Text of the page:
It should be noted that the March 1986 meeting in Reno, NV in conjunction with the North American Wildlife and Natural Resources Conference was a highlight for NMFWA. The Association had about 120 in attendance, which was, by far, the largest attendance of any group (including governmental agencies) represented at this most prestigious conference. Many feel that this meeting was the first time the Association was recognized by the conservation community as a viable conservation organization. It is safe to say that national credibility was attained in Reno in 1986.
This credibility was greatly expanded by President Warren in 1987 when he either personally presented or arranged for presentation of 12 plaques to organizations and political figures that helped with the passage of the Sikes Act. These presentations were made in very public meetings, and the Association gained considerably in stature as we thanked our friends.
Command support for NMFWA has, in general, been very strong. The Association would have had a very tough time coming into existence without such support. In spite of differences of opinion between installation and higher- level command positions at times, the Association has been supported from above. In fact, virtually every person at command levels in all branches that has fish and wildlife responsibilities are members of NMFWA and strongly support its efforts. Some strong early supporters of the Association at upper levels of command were Christina Ramsey - DOD, Ludlow Clark - Air Force, Don Bandel - Army, CPT Dennis Hargett - Air Force, Nancy Stehle - Navy, Marlo Acock - Marine Corps, and Maj Joe Ward - Air Force. Intermediate command level personnel have been extremely active in the Association as is evidenced by the list of officers and other NMFWA officials over the years.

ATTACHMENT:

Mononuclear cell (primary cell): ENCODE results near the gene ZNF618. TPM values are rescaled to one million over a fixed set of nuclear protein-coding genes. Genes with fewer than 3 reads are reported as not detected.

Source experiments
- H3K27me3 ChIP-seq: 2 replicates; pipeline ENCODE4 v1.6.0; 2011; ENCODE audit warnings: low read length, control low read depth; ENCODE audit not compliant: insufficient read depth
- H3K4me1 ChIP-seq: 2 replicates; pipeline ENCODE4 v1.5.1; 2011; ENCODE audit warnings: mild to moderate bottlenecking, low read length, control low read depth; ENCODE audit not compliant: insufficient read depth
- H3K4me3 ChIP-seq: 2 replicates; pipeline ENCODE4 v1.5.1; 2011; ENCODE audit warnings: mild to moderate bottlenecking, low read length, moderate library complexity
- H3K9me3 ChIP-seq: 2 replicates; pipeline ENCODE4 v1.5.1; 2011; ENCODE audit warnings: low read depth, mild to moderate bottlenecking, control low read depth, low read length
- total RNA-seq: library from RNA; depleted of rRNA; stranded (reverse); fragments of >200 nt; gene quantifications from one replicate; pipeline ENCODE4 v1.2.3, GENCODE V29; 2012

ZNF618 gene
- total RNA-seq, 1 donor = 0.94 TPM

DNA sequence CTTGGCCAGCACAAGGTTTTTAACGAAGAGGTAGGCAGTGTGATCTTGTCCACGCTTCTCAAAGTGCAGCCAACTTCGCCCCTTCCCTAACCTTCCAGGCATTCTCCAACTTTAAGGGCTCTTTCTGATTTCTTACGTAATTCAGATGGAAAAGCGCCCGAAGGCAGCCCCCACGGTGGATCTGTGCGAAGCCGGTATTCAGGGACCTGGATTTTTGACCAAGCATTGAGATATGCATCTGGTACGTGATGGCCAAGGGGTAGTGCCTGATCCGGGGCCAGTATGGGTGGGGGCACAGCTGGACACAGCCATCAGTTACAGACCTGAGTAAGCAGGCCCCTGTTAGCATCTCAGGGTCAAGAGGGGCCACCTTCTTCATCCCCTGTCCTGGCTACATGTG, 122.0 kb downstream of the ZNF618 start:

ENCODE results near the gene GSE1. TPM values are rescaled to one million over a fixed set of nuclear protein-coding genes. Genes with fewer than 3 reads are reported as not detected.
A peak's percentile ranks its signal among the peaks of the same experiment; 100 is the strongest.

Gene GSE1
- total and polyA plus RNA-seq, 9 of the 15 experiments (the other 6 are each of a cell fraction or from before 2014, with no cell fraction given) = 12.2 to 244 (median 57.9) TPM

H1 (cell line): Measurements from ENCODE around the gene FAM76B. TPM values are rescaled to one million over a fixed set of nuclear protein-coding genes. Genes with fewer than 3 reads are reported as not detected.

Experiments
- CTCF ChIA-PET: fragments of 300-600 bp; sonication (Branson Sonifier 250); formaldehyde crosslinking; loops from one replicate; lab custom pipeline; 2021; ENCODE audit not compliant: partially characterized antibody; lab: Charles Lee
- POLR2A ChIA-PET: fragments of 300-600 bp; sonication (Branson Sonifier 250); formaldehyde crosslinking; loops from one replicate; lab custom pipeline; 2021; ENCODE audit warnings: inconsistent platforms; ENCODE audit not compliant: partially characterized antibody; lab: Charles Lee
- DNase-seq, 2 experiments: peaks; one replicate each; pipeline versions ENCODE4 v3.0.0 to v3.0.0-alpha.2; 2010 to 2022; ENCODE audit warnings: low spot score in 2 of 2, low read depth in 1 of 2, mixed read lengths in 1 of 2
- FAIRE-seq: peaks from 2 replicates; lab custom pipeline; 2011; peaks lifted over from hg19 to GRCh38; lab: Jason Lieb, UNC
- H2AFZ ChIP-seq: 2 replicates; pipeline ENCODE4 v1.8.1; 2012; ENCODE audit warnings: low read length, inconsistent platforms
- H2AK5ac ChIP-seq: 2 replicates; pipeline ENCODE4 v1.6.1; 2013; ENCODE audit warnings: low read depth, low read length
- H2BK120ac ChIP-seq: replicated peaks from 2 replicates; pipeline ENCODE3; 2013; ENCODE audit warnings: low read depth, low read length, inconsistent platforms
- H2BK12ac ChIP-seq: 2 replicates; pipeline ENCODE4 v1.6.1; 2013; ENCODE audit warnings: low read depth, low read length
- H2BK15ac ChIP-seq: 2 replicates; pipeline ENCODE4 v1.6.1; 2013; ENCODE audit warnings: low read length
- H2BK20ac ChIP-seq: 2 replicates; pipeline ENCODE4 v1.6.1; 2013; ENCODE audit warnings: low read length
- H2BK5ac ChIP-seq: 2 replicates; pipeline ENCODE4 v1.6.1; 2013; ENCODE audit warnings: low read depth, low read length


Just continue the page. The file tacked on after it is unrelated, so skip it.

A specially designed lapel pin was distributed to attendees at the March 89 meeting in Washington DC. Under the leadership of Larry Adams, the Association increased its financial stability. It was notable that after 1989 annual meeting costs were paid, the Association still had over $3,000. Even by January 1990 there was over $1,800 in the bank. In June 1991 the balance was $3,450.
The ties with the North American conference were strengthened in 1989 when it was decided to have a joint registration fee for both meetings beginning in 1990. Even though the Association may occasionally meet with other groups (especially when the North American is out of country), there are obvious advantages to ties with this prestigious conference. A list of annual meeting sites is included at the end of this report. By the 1992 meeting with the North American most of the bugs had been worked out of the joint meeting.
President Adams expressed concern to the USFWS over the Service’s efforts to eliminate commissions as U.S. Deputy Game Wardens for Defense personnel. In late 1989 and early 1990 efforts were underway by DoD to produce a MOA to allow DoD to issue these commissions under Interior guidelines. A draft document was available in 1991, but it has serious deficiencies. In November 1991 NMFWA was invited to participate in negotiations regarding this MOA. A significantly improved version was prepared in early 1992 due to this input. This effort died at DoD, largely due to a lack of interest at that level. The 4 regional directors spent considerable effort to repeat a survey of installations that provided status information on fish and wildlife programs on DoD lands. The survey was modified from a 1977 and 1984 effort. It was presented at the 1990 meeting in Denver.